However, someone touched on the solution in one of the posts in the discussion.  We need to encourage change with the youngest students. They are the ones who have really grown up with a device in their hands.  But I believe that teachers too are important. They need to have the confidence and the conviction to adopt new ways of teaching and learning. Their disposition is just as important as the students. We cannot force change on either our learners or our students, we simply have to sow seed, nurture and reap the harvest.

Teachers of every generation have had to fight for change. This revolution is just a little faster, I think.

What if? Visions of the Future

Some intriguing and thought-provoking ideas from the BBC. A competition that invites people to submit ideas about what the future might hold for us.

This competition links in appropriately with the Coursera cMooc I recently completed when we looked at utopian and dystopian views of the world, past, present and future; the role that technology has played, plays and will play in the development of the world; the integral role and responsibility that we have in that development in terms of shaping society, societal values, the environment and the way that we live. There are some fascinating suggestions which I will explore in greater depth but one of the things the BBC did was to ask 6 artists to provide images that represented their ideas of the future.

I like Abdoulaye Konate‘s image which he suggests represents the idea that “the future of the world will depend on the attitude mankind decides to adopt. Above all what’s needed is total respect for the environment.”

image of a tapestry which shows strips of green fabric and a cut out silhouette of a person in the bottom right hand corner

Chema Madoz‘ vision is more bleak but a reminder too that we have to take responsibility for the world we live in and take measures to protect what is, after all, our lifeblood.

empty glass with the words "The End" imprinted on the bottom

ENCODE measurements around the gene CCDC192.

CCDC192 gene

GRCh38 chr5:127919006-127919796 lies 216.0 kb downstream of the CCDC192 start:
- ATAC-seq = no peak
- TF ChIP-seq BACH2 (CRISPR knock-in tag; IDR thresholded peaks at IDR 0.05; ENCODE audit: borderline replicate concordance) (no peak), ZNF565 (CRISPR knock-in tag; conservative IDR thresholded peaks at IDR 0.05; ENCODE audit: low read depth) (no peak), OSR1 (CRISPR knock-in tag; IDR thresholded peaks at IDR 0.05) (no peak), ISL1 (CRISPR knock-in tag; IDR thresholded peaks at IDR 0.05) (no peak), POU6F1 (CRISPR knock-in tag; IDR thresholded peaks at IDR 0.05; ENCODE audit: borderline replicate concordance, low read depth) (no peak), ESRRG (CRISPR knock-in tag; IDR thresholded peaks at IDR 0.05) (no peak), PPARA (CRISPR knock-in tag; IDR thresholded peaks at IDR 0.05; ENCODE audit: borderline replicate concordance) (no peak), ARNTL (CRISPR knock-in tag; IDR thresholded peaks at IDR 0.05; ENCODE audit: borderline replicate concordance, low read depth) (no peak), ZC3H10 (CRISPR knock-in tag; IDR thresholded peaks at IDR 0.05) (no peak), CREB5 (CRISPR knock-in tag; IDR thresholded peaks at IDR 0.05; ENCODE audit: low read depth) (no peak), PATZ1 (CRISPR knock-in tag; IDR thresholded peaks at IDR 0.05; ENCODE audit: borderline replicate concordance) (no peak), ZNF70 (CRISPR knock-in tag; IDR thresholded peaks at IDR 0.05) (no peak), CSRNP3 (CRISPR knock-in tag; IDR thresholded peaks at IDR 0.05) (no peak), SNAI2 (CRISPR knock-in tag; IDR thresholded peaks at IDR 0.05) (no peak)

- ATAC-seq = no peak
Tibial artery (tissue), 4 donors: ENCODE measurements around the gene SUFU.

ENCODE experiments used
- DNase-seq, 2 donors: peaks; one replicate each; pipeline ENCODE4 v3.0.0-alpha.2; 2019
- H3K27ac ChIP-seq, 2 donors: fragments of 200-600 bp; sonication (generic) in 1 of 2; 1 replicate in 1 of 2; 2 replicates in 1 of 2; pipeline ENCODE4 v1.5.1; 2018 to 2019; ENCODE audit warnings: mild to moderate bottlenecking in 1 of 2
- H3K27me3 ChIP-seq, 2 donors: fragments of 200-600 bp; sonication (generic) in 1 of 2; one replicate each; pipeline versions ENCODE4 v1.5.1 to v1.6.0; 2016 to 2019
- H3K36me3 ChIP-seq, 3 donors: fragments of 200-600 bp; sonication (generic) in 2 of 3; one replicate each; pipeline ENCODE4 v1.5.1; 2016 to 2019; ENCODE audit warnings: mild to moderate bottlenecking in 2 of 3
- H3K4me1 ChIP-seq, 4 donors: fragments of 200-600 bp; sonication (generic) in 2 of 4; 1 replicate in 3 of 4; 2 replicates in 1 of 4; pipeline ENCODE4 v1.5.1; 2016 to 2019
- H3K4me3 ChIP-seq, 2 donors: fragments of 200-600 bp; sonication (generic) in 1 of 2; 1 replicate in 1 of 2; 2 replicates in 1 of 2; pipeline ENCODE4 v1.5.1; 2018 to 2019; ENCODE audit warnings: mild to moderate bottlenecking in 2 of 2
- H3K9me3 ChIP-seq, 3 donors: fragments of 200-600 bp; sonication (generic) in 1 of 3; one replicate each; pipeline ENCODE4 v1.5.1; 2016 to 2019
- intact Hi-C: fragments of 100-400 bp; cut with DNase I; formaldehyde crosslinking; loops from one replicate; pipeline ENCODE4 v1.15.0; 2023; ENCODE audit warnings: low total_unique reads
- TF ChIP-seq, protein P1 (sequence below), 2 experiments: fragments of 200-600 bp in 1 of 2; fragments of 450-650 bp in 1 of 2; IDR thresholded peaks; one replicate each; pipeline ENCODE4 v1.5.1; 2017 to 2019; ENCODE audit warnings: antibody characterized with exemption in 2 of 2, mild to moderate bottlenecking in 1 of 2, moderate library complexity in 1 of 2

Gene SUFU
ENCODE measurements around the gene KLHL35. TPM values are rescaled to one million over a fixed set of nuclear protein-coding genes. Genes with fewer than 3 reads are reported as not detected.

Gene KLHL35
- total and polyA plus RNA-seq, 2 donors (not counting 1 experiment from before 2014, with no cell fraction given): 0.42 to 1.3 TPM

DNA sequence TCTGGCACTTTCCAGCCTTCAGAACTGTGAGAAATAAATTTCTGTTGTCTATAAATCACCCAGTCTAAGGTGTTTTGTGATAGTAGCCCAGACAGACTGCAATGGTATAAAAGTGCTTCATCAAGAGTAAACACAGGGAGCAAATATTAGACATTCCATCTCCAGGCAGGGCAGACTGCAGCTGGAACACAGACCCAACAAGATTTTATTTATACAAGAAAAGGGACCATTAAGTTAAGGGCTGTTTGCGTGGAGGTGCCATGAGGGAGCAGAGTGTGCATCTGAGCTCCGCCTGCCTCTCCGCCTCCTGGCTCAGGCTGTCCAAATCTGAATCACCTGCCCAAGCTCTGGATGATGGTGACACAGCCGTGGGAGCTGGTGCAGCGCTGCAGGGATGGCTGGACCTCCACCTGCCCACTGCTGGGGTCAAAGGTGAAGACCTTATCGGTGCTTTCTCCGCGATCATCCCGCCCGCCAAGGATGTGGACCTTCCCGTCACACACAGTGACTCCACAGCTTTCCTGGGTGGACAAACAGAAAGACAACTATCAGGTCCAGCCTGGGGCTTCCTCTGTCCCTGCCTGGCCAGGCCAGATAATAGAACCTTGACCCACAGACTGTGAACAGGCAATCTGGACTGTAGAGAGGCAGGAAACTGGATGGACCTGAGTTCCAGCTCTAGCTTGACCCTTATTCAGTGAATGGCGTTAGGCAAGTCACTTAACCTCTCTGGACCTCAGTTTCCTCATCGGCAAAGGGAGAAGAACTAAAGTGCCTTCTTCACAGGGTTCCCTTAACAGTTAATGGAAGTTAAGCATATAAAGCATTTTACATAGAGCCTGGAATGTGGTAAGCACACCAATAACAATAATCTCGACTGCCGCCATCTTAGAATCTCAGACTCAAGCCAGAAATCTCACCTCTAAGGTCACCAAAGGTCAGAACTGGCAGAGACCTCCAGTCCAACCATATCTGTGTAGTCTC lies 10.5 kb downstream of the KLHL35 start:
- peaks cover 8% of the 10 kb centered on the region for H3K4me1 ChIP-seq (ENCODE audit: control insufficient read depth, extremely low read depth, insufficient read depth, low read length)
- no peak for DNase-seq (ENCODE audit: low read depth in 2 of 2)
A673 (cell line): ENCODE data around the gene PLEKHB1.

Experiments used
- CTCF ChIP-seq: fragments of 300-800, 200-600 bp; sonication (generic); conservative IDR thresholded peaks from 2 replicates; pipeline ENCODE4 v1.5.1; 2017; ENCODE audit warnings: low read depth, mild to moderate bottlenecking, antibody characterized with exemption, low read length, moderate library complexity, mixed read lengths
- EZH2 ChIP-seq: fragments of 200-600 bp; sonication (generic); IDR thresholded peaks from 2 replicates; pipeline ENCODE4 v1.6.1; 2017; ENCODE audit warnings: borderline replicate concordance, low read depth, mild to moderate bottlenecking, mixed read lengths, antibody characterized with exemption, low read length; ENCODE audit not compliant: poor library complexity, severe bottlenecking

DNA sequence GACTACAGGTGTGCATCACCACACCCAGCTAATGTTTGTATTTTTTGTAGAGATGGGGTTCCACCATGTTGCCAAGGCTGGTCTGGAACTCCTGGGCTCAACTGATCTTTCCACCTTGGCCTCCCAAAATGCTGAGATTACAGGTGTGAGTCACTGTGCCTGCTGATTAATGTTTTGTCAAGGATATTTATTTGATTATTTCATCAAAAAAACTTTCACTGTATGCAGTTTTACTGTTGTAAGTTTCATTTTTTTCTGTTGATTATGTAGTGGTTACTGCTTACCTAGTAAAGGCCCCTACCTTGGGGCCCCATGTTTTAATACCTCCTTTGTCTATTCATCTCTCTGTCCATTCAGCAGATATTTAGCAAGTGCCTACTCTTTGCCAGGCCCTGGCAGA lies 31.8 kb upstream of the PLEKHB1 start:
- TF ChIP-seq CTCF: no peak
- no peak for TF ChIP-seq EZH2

Photo Fun…

….or should that be “foto fun” or even “photo phun”? As a linguist I hate it when I see the “ph” in words changed to “f” out of laziness or ignorance. However, the creative part of me quite likes it. I also know through studying languages that the English language is the way it is today because of the influence of a whole heap of invaders, settlers, movement, experiences and evolution. It is inevitable that many of our spelling conventions will change as they already have done over the years. The French have the “Academie Francaise” to police their language, and debates over such things as the use of the accent and the invasion of English words to express modern inventions are common wherever you go in France. But are they fighting a losing battle? Maybe the fluidity, the flexibility, the freedom of English has helped it become the lingua franca it is today?

Anyway, as usual I digress; the reason for this post was simply to comment on the photos I just posted to the edcmooc Flickr group. One of the course participants suggested that people might like to submit a photo that epitomised our ideas of a mooc. Mine is really just an image that reflects my feelings at the moment and I expect them to change – maybe we should also get people to submit a photo at the end of the course to see how our ideas have developed?

The first image, “A confusion of networks” reflects  the confusion I sort of feel at the moment – so many connections, so many threads …. I edited my own photo using ipiccy which is a free application that is really easy to use. I tried to find logos that were free to use but have a record of the websites I got them from. Always find that a tricky thing to manage! Photo originally taken in Pnomh Penh in 2011.